Tuesday, April 14, 2015

Irish Trad - Does It Help To Read Music?

Have you ever seen the lyrics to a favorite song and realized that you were mishearing some of the words? Did you benefit from learning what the correct lyrics were? One example that comes to mind is the Grateful Dead song Franklin’s Tower. I used to think that the words “If you plant ice you’re gonna harvest wind” were “If you play nice you’re gonna always win”. What I heard in my head was inferior to the actual poetic lyrics penned by Robert Hunter. Finding this out didn’t in any way take away from my enjoyment of this song that I already loved. It enriched it!

I think the same can be done with caution with Irish tunes. When people say that Irish traditional music is an aural tradition and you should learn by ear and not by notation that is true. You should strive to train your ear to learn this music via osmosis and resist the urge to “cheat” and look at the music too early in the process of learning an individual tune. However, glancing at transcriptions of the music can help clarify some muddy areas and help you grasp and remember the tune better, much in the same way that seeing the lyrics to Franklin’s Tower helped correct the faulty words that my mind’s ear was hearing.

I am trying to learn basic tourist French right now prior to a trip to Quebec this summer. I have some audio instruction “tapes” that I got from the library. Since I am a visual learner (and a fairly good speller) it really helps me comprehend the language better if I can pair the audio with the written. So for me, pairing a written phrasebook with the audio helps give me a more complete picture of the expression. The same holds for music: audio + notation vs. audio only.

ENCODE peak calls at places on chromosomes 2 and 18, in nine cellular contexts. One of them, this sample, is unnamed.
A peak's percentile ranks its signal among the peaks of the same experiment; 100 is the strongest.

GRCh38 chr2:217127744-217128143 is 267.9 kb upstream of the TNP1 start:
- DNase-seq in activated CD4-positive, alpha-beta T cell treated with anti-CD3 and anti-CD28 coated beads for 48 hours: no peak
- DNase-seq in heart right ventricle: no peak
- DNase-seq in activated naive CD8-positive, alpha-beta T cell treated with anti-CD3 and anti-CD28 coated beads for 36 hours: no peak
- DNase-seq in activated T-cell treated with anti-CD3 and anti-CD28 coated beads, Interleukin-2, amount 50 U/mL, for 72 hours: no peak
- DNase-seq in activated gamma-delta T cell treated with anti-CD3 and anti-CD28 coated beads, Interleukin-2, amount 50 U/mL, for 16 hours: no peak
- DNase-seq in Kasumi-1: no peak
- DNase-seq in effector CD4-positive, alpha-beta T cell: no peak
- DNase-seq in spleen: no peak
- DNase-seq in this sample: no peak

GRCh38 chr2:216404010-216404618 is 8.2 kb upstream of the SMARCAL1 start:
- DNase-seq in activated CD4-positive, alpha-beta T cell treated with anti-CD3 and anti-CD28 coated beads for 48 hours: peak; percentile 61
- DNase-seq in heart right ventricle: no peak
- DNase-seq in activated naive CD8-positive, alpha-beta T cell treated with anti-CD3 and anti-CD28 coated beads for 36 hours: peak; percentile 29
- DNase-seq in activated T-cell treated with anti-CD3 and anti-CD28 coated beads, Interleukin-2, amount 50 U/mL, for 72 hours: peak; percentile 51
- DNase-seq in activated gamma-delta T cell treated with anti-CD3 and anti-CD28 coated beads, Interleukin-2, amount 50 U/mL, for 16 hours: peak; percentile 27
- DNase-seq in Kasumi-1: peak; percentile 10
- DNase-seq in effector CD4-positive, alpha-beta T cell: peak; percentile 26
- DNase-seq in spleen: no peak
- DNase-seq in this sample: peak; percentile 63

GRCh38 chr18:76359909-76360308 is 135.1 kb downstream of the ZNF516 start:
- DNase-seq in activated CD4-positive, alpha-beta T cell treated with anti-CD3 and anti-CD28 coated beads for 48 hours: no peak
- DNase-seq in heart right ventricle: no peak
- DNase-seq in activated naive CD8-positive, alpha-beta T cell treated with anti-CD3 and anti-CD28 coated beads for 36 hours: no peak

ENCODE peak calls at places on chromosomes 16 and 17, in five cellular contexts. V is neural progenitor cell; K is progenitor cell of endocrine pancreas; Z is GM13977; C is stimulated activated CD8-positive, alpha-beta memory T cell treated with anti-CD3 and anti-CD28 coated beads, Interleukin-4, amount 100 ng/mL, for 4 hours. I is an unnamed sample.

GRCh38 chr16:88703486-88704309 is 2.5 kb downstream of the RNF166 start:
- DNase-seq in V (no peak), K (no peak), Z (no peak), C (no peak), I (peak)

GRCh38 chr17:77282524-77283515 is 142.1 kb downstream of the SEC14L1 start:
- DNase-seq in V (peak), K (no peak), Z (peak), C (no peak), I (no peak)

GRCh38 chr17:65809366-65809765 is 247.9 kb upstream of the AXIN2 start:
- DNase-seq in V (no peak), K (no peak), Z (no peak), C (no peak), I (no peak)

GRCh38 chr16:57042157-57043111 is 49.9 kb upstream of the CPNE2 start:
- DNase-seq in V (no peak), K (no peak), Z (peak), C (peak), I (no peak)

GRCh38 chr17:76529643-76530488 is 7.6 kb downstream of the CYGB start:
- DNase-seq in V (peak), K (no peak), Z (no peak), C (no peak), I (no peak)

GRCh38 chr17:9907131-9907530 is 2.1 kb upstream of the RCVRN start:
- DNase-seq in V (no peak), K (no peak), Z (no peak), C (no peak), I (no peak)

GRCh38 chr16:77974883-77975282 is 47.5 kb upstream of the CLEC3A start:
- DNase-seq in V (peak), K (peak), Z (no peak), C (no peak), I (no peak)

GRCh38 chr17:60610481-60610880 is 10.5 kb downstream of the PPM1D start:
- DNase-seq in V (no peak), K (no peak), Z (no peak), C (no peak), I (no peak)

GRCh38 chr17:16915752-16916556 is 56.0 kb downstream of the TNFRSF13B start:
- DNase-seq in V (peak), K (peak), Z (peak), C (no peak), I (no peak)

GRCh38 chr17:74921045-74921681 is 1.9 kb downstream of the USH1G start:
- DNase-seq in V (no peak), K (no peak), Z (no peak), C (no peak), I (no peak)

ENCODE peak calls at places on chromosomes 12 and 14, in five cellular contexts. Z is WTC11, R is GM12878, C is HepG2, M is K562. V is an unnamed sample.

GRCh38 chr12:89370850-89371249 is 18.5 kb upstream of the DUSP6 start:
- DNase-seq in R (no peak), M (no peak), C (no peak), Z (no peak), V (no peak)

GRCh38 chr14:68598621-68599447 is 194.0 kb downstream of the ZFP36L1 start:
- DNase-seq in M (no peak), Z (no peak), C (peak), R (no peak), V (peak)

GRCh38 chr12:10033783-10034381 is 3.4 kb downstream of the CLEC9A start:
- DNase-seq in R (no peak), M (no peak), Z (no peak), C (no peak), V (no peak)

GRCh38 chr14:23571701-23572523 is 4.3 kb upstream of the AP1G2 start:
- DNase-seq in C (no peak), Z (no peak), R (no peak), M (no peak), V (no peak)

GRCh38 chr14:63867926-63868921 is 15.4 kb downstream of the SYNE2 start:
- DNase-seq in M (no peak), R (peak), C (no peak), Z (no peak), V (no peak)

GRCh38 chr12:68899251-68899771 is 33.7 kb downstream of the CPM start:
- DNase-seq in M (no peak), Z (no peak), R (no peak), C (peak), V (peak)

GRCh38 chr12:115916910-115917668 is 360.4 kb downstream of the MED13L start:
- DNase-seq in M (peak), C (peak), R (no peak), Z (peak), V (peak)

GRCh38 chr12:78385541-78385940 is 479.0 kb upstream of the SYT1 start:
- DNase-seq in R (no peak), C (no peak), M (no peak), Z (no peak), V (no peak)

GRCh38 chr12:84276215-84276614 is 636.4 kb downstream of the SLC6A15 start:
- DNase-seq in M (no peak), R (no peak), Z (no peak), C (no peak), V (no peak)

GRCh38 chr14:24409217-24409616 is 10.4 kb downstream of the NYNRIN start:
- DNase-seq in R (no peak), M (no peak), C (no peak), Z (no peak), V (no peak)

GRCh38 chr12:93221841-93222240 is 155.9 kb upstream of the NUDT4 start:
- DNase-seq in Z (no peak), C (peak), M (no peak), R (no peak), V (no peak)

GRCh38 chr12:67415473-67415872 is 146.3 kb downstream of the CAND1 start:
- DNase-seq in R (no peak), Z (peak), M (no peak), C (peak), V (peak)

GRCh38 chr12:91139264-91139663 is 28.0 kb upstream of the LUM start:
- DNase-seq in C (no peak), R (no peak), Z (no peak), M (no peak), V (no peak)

Jerry Garcia said, “With records, the whole history of music is open to everyone who wants to hear it. Nobody has to fool around with musty old scores, weird notation and scholarship bullshit. You can just go into a record store and pick a century, pick a country, pick anything, and dig it, make it a part of you, add it to the stuff you carry around and see that it’s all music.”
This is definitely the approach I want to take as I continue to learn Irish music and tunes. By listening to the likes of Angelina Carberry, John Carty, Kevin Griffin, Daithi Kearney and Mick O’Connor (slowed down and pitch-corrected as needed) I hope to intuitively get the feel of this music as played on tenor banjo. Ideally, in my case, the years of listening to Jerry Garcia prior to ever playing an instrument can also come through the background of my unconscious when I am attempting to interpret tunes. No harm in that!


Jerry Garica also said “If you’re wondering why in an old-timey band you can’t understand the words very well, it’s because we don’t know them, and we can’t figure them out off the records, so we make up our own as we go along.”

When you can’t understand the exact words you replace them with words of your own choosing based on what fits or what you think it might be. The same is done as a player with your choice of musical notes. You may not like what you see when an Irish tune is written out and may prefer your own way of hearing it. There’s nothing wrong with that, as long as your aural version is driven by purity of intent and not held back by your ignorance or skill limitations. You get to choose how “enlightening” you find someone else’s idea of what the notation should be. Use it as an aid, not as a crux.

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